- Review your payables policies. Take full advantage of the time your vendors will allow you to pay and pay just before you endanger critical relationships.
- Consider alternative sources of financing, such as asset-based lenders.
- Look for opportunities – crises breed extraordinary opportunities.
Source: Bill Patterson and Kit Webster, BridgePoint Consulting, Inc.
Hat Tip to Paul Wright for the link!
The Philadelphia Federal Reserve released its Second Quarter 2009 Survey of Professional Forecasters today, and the consensus forecasts for quarterly real GDP through 2010:Q2 are displayed below. The consensus forecast is for negative output growth to continue in the second quarter (-1.5%) of 2009 before turning positive in Q3 (.40%) and Q4 (1.7%), continuing into 2010 with growth of 2.2% and 2.9% in the first two quarters.
HT to Mark Perry for the graph.
Two forces that until recently turbo-charged US consumer spending—growing household debt and a falling savings rate—have gone into reverse. In late 2008, as households started reducing their indebtedness and saving more, consumption tumbled.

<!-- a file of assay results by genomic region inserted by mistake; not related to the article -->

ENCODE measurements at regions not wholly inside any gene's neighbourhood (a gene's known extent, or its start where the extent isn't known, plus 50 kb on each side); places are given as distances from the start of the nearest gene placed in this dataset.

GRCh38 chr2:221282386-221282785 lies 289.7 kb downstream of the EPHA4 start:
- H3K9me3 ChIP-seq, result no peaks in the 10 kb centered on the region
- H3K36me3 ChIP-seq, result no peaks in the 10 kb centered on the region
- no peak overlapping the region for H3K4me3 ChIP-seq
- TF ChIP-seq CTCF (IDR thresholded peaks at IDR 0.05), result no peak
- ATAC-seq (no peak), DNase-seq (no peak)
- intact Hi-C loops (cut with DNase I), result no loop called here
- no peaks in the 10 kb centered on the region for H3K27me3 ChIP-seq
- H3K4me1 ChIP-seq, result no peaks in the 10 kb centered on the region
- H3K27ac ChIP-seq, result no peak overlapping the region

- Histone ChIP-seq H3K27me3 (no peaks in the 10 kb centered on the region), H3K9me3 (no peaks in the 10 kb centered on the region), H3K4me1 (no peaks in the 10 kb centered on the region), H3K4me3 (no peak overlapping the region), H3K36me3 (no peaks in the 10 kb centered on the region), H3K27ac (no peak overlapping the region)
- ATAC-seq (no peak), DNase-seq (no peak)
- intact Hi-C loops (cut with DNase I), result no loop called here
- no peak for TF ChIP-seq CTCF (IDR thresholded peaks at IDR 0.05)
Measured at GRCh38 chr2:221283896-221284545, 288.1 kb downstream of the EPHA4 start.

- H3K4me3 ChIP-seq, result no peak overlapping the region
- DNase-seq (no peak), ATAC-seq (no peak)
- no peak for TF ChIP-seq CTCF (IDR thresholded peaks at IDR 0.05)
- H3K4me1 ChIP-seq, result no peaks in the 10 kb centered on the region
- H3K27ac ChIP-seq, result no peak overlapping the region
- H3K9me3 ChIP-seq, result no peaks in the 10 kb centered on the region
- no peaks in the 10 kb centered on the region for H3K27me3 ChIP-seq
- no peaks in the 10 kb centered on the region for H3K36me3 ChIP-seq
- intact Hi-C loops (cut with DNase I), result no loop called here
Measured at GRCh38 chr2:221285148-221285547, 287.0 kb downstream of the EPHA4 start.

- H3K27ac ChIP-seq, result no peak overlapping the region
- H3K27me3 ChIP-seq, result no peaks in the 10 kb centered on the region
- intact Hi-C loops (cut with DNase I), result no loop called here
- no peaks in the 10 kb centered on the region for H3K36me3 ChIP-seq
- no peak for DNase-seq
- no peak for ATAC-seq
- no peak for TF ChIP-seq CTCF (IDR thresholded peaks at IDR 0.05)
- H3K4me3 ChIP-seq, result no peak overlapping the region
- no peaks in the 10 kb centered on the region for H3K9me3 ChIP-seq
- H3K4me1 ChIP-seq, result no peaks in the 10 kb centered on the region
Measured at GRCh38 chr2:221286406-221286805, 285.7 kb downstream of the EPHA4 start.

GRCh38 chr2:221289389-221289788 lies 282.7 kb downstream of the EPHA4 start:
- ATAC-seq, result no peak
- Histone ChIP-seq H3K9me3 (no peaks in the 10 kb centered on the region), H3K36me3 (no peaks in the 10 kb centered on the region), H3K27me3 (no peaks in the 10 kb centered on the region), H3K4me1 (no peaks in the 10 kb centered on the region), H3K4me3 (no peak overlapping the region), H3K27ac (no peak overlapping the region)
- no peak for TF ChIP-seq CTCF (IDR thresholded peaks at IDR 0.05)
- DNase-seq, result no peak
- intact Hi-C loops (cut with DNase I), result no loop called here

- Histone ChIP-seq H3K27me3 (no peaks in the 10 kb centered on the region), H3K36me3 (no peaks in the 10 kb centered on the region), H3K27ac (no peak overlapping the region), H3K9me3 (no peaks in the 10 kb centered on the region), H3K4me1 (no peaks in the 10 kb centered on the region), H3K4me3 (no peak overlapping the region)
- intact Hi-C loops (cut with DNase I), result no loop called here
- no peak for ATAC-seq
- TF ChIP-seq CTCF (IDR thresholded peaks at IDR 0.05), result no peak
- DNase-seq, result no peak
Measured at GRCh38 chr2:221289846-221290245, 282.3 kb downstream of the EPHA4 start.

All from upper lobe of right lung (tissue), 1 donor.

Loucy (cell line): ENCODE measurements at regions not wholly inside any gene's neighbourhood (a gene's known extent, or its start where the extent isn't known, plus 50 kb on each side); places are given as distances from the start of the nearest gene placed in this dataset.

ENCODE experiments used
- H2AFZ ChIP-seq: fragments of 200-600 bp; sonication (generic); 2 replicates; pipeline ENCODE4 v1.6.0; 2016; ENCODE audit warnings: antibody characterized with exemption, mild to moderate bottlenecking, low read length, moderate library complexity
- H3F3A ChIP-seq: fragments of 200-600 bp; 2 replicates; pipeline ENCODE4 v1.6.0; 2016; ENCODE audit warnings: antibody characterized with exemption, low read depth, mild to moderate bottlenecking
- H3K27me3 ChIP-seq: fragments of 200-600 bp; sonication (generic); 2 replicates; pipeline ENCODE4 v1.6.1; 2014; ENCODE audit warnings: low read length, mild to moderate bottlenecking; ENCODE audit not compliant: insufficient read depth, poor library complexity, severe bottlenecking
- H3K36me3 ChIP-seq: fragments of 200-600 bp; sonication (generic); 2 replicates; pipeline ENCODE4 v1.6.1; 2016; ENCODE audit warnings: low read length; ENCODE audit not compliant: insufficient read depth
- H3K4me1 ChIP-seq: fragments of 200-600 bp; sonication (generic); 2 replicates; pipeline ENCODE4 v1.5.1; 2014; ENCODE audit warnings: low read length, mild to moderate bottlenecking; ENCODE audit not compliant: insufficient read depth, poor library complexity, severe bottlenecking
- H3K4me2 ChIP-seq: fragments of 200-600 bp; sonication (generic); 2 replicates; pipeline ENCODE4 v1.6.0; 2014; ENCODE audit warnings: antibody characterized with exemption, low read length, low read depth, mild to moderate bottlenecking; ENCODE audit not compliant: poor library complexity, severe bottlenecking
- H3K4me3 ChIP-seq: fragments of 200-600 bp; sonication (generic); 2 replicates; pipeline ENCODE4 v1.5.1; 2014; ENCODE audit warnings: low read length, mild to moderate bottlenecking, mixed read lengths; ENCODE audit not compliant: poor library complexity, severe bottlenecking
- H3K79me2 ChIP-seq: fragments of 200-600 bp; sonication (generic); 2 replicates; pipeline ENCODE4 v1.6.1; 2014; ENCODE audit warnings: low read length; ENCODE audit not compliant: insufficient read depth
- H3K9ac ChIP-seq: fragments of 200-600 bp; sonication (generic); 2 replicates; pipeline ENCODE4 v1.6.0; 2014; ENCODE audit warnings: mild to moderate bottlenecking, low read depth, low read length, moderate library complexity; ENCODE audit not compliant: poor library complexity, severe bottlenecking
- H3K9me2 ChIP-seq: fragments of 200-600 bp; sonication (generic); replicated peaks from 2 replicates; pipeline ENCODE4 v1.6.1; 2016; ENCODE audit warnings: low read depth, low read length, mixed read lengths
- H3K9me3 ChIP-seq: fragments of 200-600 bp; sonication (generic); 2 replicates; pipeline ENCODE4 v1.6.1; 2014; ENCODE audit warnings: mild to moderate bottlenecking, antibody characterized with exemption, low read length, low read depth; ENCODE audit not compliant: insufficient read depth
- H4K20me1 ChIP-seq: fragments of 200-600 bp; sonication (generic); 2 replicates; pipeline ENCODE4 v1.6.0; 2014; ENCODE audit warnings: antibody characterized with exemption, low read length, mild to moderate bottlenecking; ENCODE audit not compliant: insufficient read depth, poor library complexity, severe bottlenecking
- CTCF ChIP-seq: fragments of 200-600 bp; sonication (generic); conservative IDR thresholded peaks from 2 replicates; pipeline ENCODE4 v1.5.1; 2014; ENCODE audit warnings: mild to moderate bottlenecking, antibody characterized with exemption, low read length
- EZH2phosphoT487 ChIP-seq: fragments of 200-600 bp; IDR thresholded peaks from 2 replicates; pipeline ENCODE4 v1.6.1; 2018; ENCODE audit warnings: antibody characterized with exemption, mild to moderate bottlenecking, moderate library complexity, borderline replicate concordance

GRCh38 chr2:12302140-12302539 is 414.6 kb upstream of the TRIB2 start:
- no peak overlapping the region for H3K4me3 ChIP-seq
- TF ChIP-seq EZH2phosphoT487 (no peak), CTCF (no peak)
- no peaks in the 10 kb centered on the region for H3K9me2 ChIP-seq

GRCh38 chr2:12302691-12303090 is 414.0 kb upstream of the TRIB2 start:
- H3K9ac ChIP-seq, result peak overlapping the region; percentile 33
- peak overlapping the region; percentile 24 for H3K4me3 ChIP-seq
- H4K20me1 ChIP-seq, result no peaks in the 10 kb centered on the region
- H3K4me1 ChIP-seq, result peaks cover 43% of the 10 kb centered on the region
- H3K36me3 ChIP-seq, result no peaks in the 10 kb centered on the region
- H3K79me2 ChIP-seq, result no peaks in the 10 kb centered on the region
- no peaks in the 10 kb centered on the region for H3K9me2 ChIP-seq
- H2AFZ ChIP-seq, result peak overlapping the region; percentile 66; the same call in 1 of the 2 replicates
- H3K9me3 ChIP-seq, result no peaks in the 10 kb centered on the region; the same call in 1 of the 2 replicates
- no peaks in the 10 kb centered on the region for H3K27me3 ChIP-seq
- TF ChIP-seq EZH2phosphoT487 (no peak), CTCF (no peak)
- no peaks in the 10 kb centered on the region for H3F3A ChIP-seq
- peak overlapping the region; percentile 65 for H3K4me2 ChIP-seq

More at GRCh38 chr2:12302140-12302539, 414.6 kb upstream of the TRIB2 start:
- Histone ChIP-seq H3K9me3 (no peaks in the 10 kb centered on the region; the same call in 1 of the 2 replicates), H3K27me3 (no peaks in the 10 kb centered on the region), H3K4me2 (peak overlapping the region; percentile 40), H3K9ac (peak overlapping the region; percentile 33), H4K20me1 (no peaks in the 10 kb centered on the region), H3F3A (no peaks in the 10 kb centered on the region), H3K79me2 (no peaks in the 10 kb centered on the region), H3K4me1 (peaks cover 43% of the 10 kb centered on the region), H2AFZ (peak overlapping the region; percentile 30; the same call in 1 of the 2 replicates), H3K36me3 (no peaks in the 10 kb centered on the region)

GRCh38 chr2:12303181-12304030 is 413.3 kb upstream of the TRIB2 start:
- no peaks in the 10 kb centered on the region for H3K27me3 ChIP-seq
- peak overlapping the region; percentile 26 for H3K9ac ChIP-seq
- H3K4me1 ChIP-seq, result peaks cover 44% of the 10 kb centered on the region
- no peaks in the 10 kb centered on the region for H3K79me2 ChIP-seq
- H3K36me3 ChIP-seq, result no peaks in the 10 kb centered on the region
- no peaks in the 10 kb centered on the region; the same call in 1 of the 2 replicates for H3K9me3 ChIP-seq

New research from the McKinsey Global Institute shows that the economic impact of further US consumer deleveraging will depend on income growth. Without it, each percentage point increase in the savings rate would reduce spending by more than $100 billion—a serious drag on any recovery. Relatively healthy income growth, on the other hand, would help households reduce their debt burden without trimming consumption as much.
The economy contracted at a 6.1% annual rate in the first quarter, which was a little more than the 4.6% decrease in real GDP expected by economists. The best news in the B.E.A. report report was the rebound in Personal Consumption Expenditures during the first quarter. Consumer spending grew at 2.2% during the first quarter (see graph above) following two quarters of negative growth (-4.3% in 2008:Q4 and -3.9% in 2008:Q3), and was just slightly below the 2.27% average growth since 2001.